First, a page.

Source: Texas Parks and Wildlife Department
There are 3 types of wildlife interests: hunters, anglers and wildlife watchers. Anglers are fisherman.
Hogs, as well as horses, that escaped from early Spanish explorers became feral hogs and mustangs. Today, feral hogs are an invasive species, not considered to be wildlife.
Feral hogs compete directly with livestock and wildlife for food. However, the main damage caused by the hogs is indirect destruction of habitat and agriculture commodities. Rooting and trampling activity for food can damage agricultural crops, fields, and livestock feeding and watering facilities.
Feral hogs are omnivorous, meaning they eat both plant and animal matter. Foods include grasses, roots and tubers, acorns, fruits, mushrooms, and carrion (dead animals), as well as live mammals and birds if given the opportunity. Feral hogs are especially fond of domestic agricultural crops such as corn, milo, rice, wheat, soybeans, peanuts, potatoes, watermelons and cantaloupe.
The Importance of Agriculture to Wildlife
Agricultural lands provide real benefits for wildlife, which in turn benefits the farmer.
- How do agricultural lands benefit wildlife?
- Agricultural land provides habitat for 75 percent of the nation's wildlife.
- Agricultural lands are relatively large and unbroken plots of land—a necessity for wildlife
- These large plots are relatively undisturbed
- Agricultural lands typically have several acres of unproductive blocks and edges separating the fields, rangeland and irrigation systems, providing even more great habitat
- Having a variety of wildlife living in and around agricultural land benefits the farmer/rancher in the following ways:
- Threatened and endangered species live in these areas, as do rare plants
- Insect-eaters like skunks, birds and bats are commonly found here and provide help in keeping crop-destroying insects under control.
- Human-made irrigation ditches and ponds provide wetland habitat for waterfowl, such as geese, great blue herons and wood ducks as well as their predators—hawks and eagles.
- Pests like insects, mice, wood rats, prairie dogs and moles create big problems on agricultural lands; however, other species, like coyotes, foxes, badgers, skunks, snakes, eagles, hawks and owls can keep these pests under control.
Source: Boulder County Colorado-The Importance of Agriculture to Wildlife
Since many wetlands are located on privately owned land, farmers and other land owners play a crucial role in protecting and restoring wetlands.
- By restoring wetlands, they are providing habitats for a large array of plants and animals that depend upon wetlands, wetland forests and grasslands.
- In Texas, over 43,000 acres are enrolled in the Wetlands Reserve Program.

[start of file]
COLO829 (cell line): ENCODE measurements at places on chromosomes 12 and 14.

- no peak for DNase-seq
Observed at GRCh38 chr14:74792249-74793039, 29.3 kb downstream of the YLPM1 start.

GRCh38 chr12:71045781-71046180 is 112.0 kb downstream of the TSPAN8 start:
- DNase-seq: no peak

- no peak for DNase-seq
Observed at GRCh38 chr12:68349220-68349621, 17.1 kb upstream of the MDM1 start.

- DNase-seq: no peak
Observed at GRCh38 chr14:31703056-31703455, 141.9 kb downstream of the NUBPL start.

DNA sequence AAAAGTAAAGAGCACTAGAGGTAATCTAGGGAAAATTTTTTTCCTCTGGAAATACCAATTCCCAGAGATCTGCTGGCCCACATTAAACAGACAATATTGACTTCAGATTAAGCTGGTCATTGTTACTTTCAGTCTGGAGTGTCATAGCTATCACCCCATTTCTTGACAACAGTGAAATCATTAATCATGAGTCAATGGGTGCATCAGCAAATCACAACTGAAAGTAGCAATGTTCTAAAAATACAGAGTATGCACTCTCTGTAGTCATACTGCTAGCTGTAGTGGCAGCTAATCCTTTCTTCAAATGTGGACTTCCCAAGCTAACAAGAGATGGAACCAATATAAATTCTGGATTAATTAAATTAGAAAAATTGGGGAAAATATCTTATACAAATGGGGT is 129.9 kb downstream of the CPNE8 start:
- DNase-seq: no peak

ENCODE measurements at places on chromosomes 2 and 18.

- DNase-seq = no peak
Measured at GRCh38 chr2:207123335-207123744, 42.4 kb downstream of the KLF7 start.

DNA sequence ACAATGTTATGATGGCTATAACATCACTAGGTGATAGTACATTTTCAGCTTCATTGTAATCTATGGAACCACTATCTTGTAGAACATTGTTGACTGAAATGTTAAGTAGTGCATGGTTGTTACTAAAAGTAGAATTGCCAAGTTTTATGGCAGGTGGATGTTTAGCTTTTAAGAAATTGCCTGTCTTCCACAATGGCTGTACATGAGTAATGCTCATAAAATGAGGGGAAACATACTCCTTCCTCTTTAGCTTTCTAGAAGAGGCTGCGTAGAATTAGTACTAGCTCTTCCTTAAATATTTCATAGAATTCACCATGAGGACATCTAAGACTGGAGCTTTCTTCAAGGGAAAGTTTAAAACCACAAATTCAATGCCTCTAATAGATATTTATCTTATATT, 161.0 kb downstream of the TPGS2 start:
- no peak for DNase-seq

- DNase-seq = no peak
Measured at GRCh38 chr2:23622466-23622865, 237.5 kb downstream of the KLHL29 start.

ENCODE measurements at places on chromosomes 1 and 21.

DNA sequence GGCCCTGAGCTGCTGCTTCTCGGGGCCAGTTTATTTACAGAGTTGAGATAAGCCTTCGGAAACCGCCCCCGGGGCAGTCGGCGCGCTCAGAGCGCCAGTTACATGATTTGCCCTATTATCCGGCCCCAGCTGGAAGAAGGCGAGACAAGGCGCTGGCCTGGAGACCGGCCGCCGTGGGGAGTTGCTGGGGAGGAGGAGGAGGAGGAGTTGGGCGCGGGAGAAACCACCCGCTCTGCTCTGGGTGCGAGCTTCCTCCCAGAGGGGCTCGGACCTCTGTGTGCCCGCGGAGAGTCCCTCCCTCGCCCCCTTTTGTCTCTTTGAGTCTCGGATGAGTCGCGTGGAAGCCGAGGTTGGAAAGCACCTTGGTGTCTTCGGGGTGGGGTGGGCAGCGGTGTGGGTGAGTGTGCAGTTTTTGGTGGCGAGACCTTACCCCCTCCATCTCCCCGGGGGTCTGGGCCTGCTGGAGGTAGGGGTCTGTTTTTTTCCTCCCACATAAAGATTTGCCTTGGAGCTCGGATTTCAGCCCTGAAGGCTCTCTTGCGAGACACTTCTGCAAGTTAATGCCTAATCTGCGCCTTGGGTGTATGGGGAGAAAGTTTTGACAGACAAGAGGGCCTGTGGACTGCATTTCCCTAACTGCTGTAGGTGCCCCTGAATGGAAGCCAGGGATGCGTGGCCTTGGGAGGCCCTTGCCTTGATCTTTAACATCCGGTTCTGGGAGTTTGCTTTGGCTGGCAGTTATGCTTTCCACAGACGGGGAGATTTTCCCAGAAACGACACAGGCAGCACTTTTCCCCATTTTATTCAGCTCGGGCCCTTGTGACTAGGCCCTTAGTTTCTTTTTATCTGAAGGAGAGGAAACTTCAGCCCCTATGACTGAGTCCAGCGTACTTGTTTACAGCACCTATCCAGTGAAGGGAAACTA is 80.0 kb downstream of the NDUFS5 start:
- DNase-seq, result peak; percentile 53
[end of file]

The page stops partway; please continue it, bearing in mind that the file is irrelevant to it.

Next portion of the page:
- Lands enrolled in the Wetlands Reserve Program provide habitat for wildlife, decrease flood damages, improve water quality, help the recovery of threatened and endangered species, create opportunities to generate alternative income and allow farmers to maintain ownership of lands suited for wetland restoration.
Source: National Resource Conservation Service
How do farmers/ranchers protect the environment?
- Through the Farm Bill, funding is provided for conservation programs that prevent soil erosion, preserve and restore wetlands, clean the air and water, and enhance wildlife habitat.
- Each year hundreds of thousands of trees are planted on farmland.
- Farmers, ranchers and other landowners have installed 1.54 million miles of conservation buffers under a USDA initiative. Agricultural producers who install buffers improve soil, air and water quality; enhance wildlife habitat; and create scenic landscapes.
- Farmers have enrolled over 37 million acres of their land in the Conservation Reserve Program to protect the environment and provide habitat for wildlife.
- More than half of America’s agricultural producers intentionally provide habitat for wildlife. Deer, moose, fowl and other species have shown significant population increases for decades.
Source: American Farm Bureau
Conservation and the Farm Bill
The Farm Bill might not come to mind when you think about important laws for fish and wildlife, but the Farm Bills have shaped more conservation programs for a longer period of time — and put more funding behind those programs — than any other suite of legislation.
Source: National Wildlife Federation
Agriculture and Conservation
- Forty percent of threatened and endangered species are found only on private or state lands. That makes agricultural land incredibly important for conservation efforts and conserving biodiversity.
- Researchers estimate that farmers and ranchers provide approximately $153 billion per year related to the biodiversity of plants and animals in the U.S.
- Farmers and ranchers are conservationists. All across America, farmers and ranchers are participating in programs to restore wetlands, protect habitats, conserve natural resources and reduce agricultural runoff.
- These efforts will help protect the land for future generations.
Source: Defenders of Wildlife